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|Monday, August 14, 2000, updated at 08:30(GMT+8)|
Electricity Lights 10% Industrial Growth in First HalfChina generated 625.6 billion kilowatt-hours of electricity in the first half of this year, a 10.55 per cent increase on a year-on-year basis.
A report from the State Power Corp of China said it is the largest increase since 1995.
Experts said the rapid increase of electricity output is a clear indication of the national economy's recovery. China's gross domestic product (GDP) rose by 8.2 per cent in the January-June period, higher than the 7.8 per cent for all of 1998 and 7.1 per cent for 1999.
According to the report, in the first half of this year, China produced 528 billion kilowatt-hours of thermal power electricity, 89.9 billion kilowatt-hours of hydropower electricity and 7.78 billion kilowatts of nuclear power electricity, up 11.07 per cent, 7.28 per cent and 14.86 per cent.
Strong demand has emerged in some regions including South China and a majority of coastal areas.
In Zhejiang alone, electricity consumption totalled 33.84 billion kilowatt-hours in the first six months, jumping 20.75 per cent.
The report attributed the strong demand to the initial surge of the country's industrial economy.
Some heavy industries, especially steel and non-ferrous sectors, have been emerging from two-year doldrums.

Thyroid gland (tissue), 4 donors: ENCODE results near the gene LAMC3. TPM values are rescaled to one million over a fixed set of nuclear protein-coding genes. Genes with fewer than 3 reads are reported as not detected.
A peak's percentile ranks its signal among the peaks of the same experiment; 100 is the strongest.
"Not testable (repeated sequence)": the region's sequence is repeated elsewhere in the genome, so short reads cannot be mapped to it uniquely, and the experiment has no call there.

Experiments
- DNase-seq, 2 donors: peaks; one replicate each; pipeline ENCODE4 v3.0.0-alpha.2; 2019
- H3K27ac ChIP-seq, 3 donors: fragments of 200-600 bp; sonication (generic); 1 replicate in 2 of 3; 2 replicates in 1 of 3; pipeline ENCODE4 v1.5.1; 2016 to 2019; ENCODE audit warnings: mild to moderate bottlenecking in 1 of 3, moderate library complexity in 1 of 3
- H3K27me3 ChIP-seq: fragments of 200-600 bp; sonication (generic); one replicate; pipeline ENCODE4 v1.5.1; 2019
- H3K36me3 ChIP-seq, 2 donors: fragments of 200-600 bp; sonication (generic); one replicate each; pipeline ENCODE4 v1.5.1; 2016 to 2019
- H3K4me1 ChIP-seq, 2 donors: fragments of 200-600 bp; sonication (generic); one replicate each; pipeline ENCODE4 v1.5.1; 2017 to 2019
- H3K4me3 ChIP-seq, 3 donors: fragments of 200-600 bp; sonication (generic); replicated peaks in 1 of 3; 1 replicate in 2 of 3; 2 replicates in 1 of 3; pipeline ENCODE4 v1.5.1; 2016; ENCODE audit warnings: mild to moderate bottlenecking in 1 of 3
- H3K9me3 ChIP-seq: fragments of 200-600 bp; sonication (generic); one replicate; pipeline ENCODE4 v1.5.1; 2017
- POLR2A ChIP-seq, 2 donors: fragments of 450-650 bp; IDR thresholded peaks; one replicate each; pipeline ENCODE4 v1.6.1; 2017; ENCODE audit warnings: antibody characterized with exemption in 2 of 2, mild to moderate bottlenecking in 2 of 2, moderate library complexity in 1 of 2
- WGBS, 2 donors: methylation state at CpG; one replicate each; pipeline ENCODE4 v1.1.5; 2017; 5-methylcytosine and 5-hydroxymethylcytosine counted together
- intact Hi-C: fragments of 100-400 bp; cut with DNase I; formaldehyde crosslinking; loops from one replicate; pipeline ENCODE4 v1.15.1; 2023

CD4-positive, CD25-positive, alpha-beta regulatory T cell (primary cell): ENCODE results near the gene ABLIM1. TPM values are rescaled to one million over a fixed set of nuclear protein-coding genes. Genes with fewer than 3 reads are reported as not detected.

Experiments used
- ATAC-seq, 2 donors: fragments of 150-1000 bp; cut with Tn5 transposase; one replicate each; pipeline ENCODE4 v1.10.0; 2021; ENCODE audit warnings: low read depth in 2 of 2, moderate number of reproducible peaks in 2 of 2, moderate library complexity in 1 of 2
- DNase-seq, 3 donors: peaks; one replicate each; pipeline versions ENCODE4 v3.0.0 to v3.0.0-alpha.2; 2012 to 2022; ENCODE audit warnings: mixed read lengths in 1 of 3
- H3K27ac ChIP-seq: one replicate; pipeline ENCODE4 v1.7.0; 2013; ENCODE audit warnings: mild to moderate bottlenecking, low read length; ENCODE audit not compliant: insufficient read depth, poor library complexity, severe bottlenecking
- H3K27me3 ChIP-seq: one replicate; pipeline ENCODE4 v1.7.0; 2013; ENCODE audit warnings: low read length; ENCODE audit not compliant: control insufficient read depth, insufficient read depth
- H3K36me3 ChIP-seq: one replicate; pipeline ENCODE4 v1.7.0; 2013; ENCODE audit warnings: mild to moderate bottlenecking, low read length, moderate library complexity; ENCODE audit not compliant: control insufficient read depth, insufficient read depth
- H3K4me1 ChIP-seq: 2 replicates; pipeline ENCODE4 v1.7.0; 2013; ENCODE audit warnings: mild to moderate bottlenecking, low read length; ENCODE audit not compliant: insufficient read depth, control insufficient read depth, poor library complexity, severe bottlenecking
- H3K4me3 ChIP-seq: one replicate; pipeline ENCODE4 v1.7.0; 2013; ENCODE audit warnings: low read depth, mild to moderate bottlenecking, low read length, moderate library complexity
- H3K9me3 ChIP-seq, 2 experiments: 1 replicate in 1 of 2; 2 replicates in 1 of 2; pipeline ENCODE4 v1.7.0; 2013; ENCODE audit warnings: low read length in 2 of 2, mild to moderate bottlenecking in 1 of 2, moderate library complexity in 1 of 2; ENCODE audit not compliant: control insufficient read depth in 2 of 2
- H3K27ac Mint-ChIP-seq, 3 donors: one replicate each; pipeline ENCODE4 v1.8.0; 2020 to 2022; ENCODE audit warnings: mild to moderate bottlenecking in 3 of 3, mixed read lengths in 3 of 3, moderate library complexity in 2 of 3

Statistics indicated that in the January-June period, leading enterprises' steel output rose by 5 per cent; rolled steel, 10 per cent; pig iron, 12 per cent; cement, 15 per cent; and 10 kinds of non-ferrous metals, 20 per cent.
The soaring trend of international crude oil prices also resulted in more production in petroleum and petrochemical sectors.
The ongoing upgrade of urban and rural grids also helped promote electricity consumption, the report indicated.
In the first half of this year, 68.15 billion yuan (US$8.21 billion), 9 per cent of China's total fixed assets investment, was invested into upgrading projects, up 34.2 per cent on a year-on-year basis.
Improving urban and rural grids will help advance power supply capacity and enhance quality of life for residents.
The upgrading projects are believed to play an active role in promoting domestic machinery and electronics industries, as almost all equipment needed in the projects will be purchased domestically.
The step is destined to create huge market demand for air-conditioners, electricity-powered water heaters and other home appliances, said experts.
In tandem with the upgrading items, many provincial power companies are sparing no efforts to tap markets and enlarge electricity sales, the report said.
In Southwest China's Yunnan Province, local power companies have launched a series of favourable measures to encourage more consumption. Though the province's total industrial production was still in low stages, its power consumption reached 10 billion kilowatt-hours in the first six months, up 4.19 per cent.
Somewhat abnormal weather around the country also contributes to the rise of power consumption, the report said.
In the first quarter, northern China suffered relatively colder weather than previous years, resulting in more power demand for heating systems.
In May and June, hot and dry weather brought about strong electricity consumption for agricultural irrigation and air-conditioning, the report noted.
In some areas like Guangdong, power demand is somewhat higher than actual supply capacity. Factories and residents are required to ration electricity.
Currently, the Guangdong grid is forced to buy peak-time electricity from Hong Kong by around 700,000 kilowatt-hours per day.
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